You can experiment the time slice value and see if it is the cause of stutter on your system(old?), and report back.
CONFIG_SCHED_TIMESLICE doesn't need to be power of 2, just my programmer's habit. ;)
Thank you very much for your explanation !
Indeed, it's the same old HP Compaq 6730b Notebook, since years, with an old 1st gen "CPU0: Intel(R) Core(TM)2 Duo CPU P8400 @ 2.26GHz (family: 0x6, model: 0x17, stepping: 0x6)" (from dmesg entry "smpboot:"). It's still sufficient for my needs.
Yeah, in fact I started testing CONFIG_SCHED_TIMESLICE=5 some hours before your reply. I can only report my subjective impression, comparing with the previous experience:
The now tested value of 5 looks like to be much better than 2 and even better than 4 (default upto v5.4-r1) on my system -- regarding both: throughput and interactivity. This setting of 5 produces far less stutters on here.
With my future kernel compilations I'd test increasing the value step-by-step and will report back. Maybe I can even catch a "break-even-pont", but it'll be a not really scientific result.
I'm running CONFIG_SCHED_TIMESLICE=6 for over 31h now (with above mentioned system).
This looks like the most stutter-free setting for my system since months.
I haven't noticed any stutters nor other problems.
(This is still for a 5.4.15 kernel.)
Thank you for the hints and explanations regarding this setting,
maybe you can consider to make it either runtime- or boot-configurable,
Thanks for your reporting. Old cpu should use larger value than recommended. But I will still keep the recommended value for up-to-date CPUS, will consider make it a boot-time configurable parameter later.
Another day later my system (with CONFIG_SCHED_TIMESLICE=6) still looks stutter-free and well-balanced (2 hibernations).
Another observation: This setting also seems to have an effect on resuming from hibernation. In my case the system becomes responsive again much earlier than with settings of 2ms, 4ms or 5ms. This still depends on RAM & swap occupation, but the difference is countable in many saved minutes.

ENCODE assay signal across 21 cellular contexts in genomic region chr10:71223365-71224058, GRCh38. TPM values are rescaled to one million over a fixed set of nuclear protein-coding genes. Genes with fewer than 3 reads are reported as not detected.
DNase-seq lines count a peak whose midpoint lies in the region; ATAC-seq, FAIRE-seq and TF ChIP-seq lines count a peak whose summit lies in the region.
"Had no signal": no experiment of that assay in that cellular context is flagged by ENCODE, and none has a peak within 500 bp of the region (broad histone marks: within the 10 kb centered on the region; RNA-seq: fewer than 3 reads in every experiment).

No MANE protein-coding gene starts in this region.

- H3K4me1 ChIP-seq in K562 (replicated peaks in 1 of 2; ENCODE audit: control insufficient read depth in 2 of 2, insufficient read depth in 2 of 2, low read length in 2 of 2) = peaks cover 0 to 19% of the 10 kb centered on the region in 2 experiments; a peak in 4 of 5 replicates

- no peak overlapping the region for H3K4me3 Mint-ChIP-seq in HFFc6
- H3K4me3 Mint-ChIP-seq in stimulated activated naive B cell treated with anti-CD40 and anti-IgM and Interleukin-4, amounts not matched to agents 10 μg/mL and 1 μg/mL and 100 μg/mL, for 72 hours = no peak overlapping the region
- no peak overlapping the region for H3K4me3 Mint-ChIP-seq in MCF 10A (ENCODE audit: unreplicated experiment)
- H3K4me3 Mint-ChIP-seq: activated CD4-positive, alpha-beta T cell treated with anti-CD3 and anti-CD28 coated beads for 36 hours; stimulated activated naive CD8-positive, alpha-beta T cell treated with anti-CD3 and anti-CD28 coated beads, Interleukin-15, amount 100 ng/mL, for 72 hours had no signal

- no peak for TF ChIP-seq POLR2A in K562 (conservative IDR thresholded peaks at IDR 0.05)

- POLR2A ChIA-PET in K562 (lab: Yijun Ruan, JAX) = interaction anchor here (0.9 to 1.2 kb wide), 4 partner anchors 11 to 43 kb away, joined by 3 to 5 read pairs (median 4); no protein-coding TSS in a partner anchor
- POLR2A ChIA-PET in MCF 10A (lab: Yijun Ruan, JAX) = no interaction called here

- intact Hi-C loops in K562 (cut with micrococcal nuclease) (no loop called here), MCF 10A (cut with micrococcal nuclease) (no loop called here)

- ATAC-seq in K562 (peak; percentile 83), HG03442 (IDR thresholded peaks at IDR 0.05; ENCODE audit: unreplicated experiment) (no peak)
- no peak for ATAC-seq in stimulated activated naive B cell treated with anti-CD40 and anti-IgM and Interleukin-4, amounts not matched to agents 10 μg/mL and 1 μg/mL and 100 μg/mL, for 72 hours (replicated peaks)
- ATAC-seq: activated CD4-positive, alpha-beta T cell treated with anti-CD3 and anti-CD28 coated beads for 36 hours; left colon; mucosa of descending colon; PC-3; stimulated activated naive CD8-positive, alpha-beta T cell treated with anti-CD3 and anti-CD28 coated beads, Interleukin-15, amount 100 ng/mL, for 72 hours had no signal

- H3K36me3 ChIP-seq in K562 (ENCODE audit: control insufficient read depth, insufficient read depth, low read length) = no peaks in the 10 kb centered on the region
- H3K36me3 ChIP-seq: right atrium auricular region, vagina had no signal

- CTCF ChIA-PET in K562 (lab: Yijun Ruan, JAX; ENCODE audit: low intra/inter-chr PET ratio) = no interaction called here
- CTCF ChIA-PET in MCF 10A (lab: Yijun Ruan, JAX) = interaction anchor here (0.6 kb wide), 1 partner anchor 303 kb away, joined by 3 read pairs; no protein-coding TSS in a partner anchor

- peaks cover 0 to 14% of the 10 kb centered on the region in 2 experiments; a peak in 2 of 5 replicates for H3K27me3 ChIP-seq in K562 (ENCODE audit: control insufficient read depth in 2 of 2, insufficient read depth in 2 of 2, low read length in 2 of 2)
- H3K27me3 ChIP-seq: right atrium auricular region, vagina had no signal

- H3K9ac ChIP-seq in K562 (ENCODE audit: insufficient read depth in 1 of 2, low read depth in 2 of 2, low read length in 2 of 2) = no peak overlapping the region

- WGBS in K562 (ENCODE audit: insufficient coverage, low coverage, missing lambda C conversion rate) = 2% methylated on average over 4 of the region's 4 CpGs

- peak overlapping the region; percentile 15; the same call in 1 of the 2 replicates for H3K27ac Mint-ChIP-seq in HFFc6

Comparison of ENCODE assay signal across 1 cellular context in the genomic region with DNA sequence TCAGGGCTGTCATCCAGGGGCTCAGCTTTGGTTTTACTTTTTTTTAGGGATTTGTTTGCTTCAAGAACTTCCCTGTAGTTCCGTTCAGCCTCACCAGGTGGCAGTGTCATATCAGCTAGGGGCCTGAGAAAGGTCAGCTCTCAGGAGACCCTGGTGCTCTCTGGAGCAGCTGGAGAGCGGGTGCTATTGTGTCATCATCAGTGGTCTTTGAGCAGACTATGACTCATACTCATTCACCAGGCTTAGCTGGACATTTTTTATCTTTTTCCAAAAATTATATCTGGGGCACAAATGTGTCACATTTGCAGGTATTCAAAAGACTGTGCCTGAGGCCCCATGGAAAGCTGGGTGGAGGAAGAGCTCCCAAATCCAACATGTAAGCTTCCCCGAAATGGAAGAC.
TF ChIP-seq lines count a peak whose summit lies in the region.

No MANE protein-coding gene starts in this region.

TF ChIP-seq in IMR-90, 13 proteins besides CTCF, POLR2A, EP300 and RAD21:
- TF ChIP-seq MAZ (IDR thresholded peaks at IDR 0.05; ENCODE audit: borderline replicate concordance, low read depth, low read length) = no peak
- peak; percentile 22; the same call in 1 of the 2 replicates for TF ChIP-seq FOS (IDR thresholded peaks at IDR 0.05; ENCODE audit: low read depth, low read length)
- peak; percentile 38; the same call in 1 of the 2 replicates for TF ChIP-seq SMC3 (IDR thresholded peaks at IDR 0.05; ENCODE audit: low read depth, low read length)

I'm looking forward to you making the setting boot-time configurable.
From your point of insight, what would you say: Does it depend on the CPU's frequency, the number of cores or the product of both, on how to chose the best CONFIG_SCHED_TIMESLICE ?
On my system (Kubuntu 20.04, SSD Samsung 860 Evo M2) with CONFIG_SCHED_TIMESLICE=2 login happens so quickly that password from SDDM isn't readed by KWallet so it's asked to unlock keyring :) That's probably KDE problem but maybe it's better to return to safer value 4? (which is "default" but won't be used since I guess most of the MuQSS/BMQ/PDS users also use PREEMPT).ReplyDelete
And second proposition is to merge small patch (https://github.com/OpenMandrivaAssociation/kernel-release/blob/master/MuQSS-export-can_nice-for-binder.patch). Without it distro kernels with Android Binder module (Ubuntu, Debian, OpenMandriva) won't compile.
@@ -3529,6 +3529,7 @@ int can_nice(const struct task_struct *p
return (nice_rlim <= task_rlimit(p, RLIMIT_NICE) ||
Thanks for reporting. I'll like the default setting more aggressive for desktop usage. Let's see if there are other side cases report later, then to determine whether to fallback to safer values.
For your second proposition, as mainline doesn't export symbol "can_nice", and drivers/android/binder.c should use "can_nice" without exporting. To keep the code changes focus only on BMQ scheduler itself, I would not export this in BMQ patch. But if 3rd party want to export this symbol for any reason, they can always use similar patch upon BMQ one.
Yes, you're right, it's a Debian patch ( https://salsa.debian.org/kernel-team/linux/blob/master/debian/patches/debian/export-symbols-needed-by-android-drivers.patch, https://bugs.debian.org/cgi-bin/bugreport.cgi?bug=901492 ).
You might have forgoten to tag the last two releases: https://gitlab.com/alfredchen/linux-bmq/-/tagsReplyDelete
Thank you for your hard work!
Thanks for the reminding. Forgot to push the tags. Have fixed.